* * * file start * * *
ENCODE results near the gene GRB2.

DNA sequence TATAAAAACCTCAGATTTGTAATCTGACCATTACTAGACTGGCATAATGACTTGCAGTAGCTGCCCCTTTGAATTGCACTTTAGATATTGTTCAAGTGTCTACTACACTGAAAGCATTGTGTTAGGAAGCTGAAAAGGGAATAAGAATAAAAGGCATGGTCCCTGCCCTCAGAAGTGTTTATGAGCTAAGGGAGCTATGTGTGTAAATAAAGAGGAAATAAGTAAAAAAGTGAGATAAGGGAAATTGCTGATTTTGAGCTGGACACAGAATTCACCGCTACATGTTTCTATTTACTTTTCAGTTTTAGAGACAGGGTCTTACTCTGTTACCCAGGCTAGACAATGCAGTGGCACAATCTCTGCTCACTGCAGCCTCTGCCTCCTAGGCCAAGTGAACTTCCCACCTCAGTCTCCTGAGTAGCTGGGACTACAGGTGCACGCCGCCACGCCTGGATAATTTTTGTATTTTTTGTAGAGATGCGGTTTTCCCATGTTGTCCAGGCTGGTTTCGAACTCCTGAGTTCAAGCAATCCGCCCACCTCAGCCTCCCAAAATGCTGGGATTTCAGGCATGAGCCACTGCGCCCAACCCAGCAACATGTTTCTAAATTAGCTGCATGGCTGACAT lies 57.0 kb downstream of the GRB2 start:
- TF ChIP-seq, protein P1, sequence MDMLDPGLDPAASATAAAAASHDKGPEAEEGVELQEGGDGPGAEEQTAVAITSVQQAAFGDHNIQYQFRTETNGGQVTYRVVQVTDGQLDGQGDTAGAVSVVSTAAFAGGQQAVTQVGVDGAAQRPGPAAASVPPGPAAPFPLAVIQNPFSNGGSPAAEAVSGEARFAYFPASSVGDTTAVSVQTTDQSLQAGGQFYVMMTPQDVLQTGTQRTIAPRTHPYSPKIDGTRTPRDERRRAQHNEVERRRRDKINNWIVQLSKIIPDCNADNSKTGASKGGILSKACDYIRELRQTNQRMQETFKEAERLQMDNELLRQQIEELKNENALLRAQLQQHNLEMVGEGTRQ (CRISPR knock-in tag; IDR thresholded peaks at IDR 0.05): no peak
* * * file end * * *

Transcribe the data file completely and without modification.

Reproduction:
ENCODE results near the gene GRB2.

DNA sequence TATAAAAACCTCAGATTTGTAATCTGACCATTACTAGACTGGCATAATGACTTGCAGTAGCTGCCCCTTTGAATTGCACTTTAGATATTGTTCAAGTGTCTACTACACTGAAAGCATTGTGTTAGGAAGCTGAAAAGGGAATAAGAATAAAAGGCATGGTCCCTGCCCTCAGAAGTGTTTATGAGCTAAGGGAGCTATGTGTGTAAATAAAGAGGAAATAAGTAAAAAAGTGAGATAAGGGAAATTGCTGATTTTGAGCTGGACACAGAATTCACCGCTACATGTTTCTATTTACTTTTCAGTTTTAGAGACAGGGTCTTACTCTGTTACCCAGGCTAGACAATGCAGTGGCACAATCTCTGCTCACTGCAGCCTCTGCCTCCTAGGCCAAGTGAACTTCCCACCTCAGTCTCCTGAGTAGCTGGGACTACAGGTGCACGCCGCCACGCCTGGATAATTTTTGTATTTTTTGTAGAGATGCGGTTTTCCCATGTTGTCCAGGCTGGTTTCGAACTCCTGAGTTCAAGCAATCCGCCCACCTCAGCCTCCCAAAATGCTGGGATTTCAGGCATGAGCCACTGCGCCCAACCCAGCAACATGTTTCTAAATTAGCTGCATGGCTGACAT lies 57.0 kb downstream of the GRB2 start:
- TF ChIP-seq, protein P1, sequence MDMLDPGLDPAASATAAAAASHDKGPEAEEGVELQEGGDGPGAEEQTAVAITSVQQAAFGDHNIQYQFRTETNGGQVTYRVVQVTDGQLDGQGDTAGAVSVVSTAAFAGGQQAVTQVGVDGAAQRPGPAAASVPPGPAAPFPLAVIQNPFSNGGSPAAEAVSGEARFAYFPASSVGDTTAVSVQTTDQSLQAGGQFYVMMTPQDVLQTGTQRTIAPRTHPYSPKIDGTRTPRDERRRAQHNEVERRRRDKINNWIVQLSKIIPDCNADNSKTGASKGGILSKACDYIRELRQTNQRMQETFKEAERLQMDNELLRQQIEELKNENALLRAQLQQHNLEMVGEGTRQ (CRISPR knock-in tag; IDR thresholded peaks at IDR 0.05): no peak